Regardless of facility size, the surge of regulatory activity and consumer activism about HAIs means hospitals are going to have to invest in infection prevention or be held accountable. "I'm hearing that some areas are getting more resources and others are still struggling to get that level of understanding from their administrative arm," Patrick said. "If CEOs have not become convinced through the other [national] quality initiatives that a number of organizations are adopting, then this [CMS change] will do it."

Consumer activism could drive IC resources

Kathy L. Warye, executive director of the Association for Professionals in Infection Control and Epidemiology (APIC) made a similar observation at the organization's 2007 meeting in San Jose, CA. "Changing trends such as pay for performance are going to have a dramatic impact on infection control," she said. "Consumers and payers are going to demand proactive programs. We must focus on prevention."

Indeed, when consumers are involved infection prevention is not simply a matter of compliance, but decreasing liability to lawsuits. With infection prevention now a matter of wide public discussion, health care administrators would be ill-advised to short change infection control departments.

"This a time of transition for the profession," Warye said. "Consumer awareness and expectations are really driving much of what we do, and I think personally in most cases it is in a very positive way. There is probably no better way to elevate the profession and bring pressure to bear on institutions to contribute more resources. Clearly, we are looking at a host of new legislative and governmental initiatives. We certainly don't want to see mandates, but these things in some ways are becoming part of our environment — increasing regulation and government activity."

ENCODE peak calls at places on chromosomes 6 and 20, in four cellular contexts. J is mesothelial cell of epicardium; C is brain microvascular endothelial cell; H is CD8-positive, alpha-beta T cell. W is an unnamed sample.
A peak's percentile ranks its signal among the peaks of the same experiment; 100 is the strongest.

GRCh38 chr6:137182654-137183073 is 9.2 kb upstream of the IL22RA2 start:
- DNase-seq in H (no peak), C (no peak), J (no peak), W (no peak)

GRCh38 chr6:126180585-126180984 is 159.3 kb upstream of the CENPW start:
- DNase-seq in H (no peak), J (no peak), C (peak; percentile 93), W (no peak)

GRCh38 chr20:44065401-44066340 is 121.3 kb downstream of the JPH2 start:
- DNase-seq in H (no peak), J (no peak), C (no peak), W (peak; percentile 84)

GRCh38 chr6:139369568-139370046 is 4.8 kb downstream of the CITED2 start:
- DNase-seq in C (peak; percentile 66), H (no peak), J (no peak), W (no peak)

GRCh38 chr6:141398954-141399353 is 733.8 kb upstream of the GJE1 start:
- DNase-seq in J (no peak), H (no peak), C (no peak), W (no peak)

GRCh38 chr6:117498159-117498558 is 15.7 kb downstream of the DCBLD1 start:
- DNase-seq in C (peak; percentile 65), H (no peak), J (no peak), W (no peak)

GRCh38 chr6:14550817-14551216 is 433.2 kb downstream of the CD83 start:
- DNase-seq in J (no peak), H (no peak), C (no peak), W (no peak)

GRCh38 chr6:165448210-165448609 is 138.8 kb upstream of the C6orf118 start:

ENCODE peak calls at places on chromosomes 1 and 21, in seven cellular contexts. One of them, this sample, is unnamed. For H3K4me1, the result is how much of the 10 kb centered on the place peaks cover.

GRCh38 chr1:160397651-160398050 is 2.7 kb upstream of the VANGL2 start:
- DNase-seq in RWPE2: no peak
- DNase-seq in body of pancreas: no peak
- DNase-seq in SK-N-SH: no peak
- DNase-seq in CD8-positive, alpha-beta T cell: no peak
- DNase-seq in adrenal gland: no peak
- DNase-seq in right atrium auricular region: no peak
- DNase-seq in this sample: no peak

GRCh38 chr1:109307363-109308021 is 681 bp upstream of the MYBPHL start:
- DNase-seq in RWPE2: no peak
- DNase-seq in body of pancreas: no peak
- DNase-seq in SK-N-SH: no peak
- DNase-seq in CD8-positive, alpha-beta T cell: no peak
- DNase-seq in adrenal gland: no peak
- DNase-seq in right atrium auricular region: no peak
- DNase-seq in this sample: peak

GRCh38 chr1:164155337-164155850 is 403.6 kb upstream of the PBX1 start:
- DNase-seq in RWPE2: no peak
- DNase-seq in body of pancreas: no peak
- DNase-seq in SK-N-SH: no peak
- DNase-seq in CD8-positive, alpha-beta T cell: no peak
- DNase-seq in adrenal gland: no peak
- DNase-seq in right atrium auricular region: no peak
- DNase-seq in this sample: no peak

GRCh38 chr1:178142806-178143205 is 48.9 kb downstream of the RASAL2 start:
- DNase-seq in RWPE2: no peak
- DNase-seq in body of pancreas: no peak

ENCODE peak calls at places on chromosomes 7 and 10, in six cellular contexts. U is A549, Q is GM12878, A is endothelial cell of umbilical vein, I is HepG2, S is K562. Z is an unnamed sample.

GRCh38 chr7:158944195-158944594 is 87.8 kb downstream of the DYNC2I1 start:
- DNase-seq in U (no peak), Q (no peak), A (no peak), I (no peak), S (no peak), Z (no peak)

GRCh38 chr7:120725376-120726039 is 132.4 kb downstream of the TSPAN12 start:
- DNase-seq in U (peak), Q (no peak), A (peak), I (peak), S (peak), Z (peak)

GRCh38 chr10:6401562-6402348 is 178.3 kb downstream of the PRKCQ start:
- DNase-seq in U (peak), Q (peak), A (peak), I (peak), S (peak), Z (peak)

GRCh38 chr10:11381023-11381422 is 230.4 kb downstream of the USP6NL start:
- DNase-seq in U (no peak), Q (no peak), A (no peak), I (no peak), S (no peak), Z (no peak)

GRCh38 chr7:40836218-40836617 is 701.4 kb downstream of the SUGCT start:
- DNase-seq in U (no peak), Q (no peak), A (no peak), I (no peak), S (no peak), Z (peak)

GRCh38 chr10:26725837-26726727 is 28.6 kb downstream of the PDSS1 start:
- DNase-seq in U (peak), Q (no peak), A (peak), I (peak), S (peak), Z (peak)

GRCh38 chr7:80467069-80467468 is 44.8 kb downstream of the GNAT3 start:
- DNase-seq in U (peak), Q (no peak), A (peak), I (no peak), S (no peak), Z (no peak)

Moreover, widely publicized studies and media coverage of methicillin-resistant Staphylococcus aureus have raised the profile of the ICP both in the hospital and community. "When there have been outbreaks or bad outcomes in the community they have utilized the local hospital infection control professional to provide information and education," Patrick said. "There are opportunities there [for ICPs]."

While much is in motion, many ICPs still battle for resources and respect within their institutions. "The current reality of the average infection control program is that there is more isolation than integration," Warye said. "There are no learning systems dedicated to infection prevention. There's a lack of authority to implement change, a poor understanding of the economics of HAIs and perhaps some disbelief that zero [infection rates] can be achieved. The ICP in many institutions is more cop than coach. Staff see infection prevention measures as a distraction or interruption to their work rather than hardwired into the work itself [as a] natural aspect of care."

As it looks to the future for ICPs, APIC is urging that health care take a systems approach and make infection control part of everyone's job. "The epidemic of HAIs in today's health care institutions is systemic of a structure that does not adequately support infection prevention and control," she said. "Errors result from faulty systems not from faulty people. So it is the system that must be addressed. We need a systems model where we design and engineer prevention into patient care, an infection prevention system that would hardwire infection control compliance into every single health care worker's job."

As the importance of infection control throughout health systems becomes more apparent to administrators and staff, ICPs could move up from cop to communicator, taking an appropriately compensated leadership role and guiding a comprehensive prevention program that everyone else — finally — sees as a vital aspect of patient care.

Reference

  1. Leape L. Why pay for mistakes? Boston Globe. Aug. 23, 2007.